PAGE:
“Again it’s going to vary depending on the shade of the material and the optical properties. The message is that there is some limitation with the chemistry. You need to cure it effectively at the top and you need to cure it effectively at the bottom and that there’s some kind of minimum light exposure.”

Dr. John Comisi suggests dentists shop around when considering a curing light purchase as today’s options offer up a wide range of features.

“First they need to know what the energy output of the light happens to be, and how the energy is maintained as the light is further and further from the deepest aspect of the preparation,” he said.

“Second will it cure all materials? Is the wavelength of the light output going to do the job? Third can the light’s battery be replaced, and if so is it at a reasonable cost? All batteries eventually will need to be replaced since they will lose the ability to recharge after a period of time. If the cost is high, then that becomes a consideration in purchasing the device. If the battery cannot be replaced, then the entire device will need to be discarded and a new one purchased. These costs are important to keep in mind.”

Dr. Tysowsky notes that curing lights have become such a common staple in practices that clinicians pretty much take them for granted. But again, it is critical to the restoration’s success that the curing process be sufficiently completed.

“As per the survey conducted by ADA 2005-2006, approximately 116 million restorations are placed in the U.S. each year,” Dr. Tysowsky said. “Dental composites are a major part of dental practices for over a decade. It has been well documented in the literature that the adequate polymerization of resin composites not only determines their physical and mechanical properties, but ultimately the clinical success of a restoration.’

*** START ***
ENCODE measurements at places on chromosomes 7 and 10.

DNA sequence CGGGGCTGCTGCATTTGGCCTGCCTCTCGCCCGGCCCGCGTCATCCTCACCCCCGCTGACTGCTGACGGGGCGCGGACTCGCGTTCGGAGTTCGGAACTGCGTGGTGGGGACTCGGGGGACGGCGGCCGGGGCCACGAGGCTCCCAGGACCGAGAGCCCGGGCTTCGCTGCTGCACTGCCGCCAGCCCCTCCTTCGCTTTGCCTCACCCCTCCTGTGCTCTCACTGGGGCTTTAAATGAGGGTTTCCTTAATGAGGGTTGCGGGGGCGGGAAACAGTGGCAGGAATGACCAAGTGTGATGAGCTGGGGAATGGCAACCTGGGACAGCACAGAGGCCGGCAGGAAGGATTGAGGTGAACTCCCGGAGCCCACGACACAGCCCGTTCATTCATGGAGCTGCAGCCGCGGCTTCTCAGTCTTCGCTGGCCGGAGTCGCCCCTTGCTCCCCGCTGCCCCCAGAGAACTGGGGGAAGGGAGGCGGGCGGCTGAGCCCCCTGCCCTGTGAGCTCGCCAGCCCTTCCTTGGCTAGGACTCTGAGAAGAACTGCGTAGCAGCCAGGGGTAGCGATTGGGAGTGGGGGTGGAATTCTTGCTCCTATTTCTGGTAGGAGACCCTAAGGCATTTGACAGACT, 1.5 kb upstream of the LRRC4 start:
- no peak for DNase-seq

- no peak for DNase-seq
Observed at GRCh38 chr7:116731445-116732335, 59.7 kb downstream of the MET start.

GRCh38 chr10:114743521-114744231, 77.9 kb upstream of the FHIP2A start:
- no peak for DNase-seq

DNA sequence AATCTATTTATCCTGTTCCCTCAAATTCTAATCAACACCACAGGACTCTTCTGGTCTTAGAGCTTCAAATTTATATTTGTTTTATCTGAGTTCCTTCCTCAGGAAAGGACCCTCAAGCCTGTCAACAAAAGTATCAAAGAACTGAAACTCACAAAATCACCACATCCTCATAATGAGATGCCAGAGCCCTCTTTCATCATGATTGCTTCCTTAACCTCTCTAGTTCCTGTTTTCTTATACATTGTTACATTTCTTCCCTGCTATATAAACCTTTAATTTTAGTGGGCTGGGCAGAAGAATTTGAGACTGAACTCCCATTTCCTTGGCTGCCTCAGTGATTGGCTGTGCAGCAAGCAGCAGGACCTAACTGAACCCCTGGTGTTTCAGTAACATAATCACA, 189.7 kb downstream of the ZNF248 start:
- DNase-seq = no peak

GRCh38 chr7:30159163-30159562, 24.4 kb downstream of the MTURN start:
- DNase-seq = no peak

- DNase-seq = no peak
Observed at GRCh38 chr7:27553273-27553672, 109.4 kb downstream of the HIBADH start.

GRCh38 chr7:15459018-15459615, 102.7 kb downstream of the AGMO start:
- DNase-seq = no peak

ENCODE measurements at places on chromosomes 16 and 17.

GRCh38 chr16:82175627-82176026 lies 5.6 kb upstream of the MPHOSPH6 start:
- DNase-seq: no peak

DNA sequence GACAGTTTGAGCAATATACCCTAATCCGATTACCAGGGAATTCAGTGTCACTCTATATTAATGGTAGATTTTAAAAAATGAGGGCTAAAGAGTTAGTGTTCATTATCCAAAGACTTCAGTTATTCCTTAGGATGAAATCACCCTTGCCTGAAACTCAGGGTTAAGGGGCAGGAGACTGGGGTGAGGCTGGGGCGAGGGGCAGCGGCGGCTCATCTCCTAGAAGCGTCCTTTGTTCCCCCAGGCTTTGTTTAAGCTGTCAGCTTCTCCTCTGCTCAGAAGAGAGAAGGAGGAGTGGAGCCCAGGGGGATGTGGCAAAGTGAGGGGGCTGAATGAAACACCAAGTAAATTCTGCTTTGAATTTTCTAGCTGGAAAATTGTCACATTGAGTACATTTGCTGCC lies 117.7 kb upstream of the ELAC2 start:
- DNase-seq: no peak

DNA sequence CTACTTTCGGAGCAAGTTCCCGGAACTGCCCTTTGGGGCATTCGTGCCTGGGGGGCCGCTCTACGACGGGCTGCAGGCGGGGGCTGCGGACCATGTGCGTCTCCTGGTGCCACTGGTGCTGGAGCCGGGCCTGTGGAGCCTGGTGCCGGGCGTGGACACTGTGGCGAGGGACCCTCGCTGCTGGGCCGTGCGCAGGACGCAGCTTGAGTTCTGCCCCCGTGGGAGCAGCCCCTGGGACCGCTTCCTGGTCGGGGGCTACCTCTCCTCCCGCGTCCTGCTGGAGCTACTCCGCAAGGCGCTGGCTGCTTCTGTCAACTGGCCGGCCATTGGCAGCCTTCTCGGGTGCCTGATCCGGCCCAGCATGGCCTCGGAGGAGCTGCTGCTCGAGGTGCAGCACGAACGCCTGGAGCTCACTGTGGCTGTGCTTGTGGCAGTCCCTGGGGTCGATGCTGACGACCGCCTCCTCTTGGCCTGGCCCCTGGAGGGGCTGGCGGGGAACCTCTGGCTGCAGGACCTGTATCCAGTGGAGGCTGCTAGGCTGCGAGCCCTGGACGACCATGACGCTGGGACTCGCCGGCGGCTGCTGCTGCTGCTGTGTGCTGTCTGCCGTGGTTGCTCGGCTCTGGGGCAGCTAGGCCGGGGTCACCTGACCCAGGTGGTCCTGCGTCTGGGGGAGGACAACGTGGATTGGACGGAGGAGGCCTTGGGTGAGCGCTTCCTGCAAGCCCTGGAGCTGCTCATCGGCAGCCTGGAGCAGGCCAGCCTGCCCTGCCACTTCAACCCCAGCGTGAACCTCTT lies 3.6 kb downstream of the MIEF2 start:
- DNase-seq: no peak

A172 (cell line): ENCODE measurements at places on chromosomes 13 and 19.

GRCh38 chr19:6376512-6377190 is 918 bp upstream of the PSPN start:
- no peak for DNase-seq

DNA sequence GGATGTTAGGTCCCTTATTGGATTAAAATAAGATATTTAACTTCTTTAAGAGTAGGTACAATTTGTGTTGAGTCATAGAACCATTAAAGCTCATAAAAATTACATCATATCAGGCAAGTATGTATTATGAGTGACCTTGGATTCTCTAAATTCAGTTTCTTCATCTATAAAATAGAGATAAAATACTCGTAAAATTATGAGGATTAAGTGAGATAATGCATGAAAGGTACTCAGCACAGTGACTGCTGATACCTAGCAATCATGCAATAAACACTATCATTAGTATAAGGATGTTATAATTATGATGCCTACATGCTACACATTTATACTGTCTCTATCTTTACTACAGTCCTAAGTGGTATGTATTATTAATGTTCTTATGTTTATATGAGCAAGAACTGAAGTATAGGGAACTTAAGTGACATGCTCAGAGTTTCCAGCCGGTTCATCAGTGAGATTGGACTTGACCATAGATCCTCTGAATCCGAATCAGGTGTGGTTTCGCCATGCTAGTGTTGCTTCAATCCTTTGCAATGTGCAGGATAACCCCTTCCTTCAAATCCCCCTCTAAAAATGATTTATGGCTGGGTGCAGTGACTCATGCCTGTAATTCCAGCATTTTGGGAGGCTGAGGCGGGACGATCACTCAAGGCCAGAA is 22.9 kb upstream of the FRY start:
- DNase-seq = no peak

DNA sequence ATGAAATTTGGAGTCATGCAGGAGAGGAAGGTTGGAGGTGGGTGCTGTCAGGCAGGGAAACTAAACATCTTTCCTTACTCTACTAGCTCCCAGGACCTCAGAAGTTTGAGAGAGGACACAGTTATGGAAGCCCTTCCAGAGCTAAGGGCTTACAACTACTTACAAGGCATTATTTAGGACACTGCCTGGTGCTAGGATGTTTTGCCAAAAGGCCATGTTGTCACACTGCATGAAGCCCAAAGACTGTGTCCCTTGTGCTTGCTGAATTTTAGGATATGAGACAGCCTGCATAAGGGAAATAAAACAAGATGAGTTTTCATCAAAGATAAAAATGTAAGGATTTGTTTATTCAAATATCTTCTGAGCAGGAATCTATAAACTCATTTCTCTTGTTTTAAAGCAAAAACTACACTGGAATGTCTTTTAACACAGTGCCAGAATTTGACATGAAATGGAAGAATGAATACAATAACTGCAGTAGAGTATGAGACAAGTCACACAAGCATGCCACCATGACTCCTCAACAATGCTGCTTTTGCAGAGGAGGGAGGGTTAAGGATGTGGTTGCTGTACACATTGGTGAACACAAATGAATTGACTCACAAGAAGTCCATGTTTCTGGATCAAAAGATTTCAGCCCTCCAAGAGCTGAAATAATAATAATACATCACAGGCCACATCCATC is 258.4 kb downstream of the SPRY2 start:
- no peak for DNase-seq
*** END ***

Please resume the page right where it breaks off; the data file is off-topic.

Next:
“On the other hand, inadequate polymerization results in inferior physio-mechanical properties such as poor resistance to wear, color instability, increased rates of water absorption, increased solubility-all of which can result in compromised clinical performance.”

Proper curing is needed for more than just resin composites; it’s also needed for curing lights to achieve required clinical outcomes with resin cements, adhesives, provisional, and core build up materials. Therefore, the curing light is an important component of a dental practice and clinicians should consider attributes like power output, curing modes, wavelength range, depth of cure, exposure time, and ease of use before making a decision.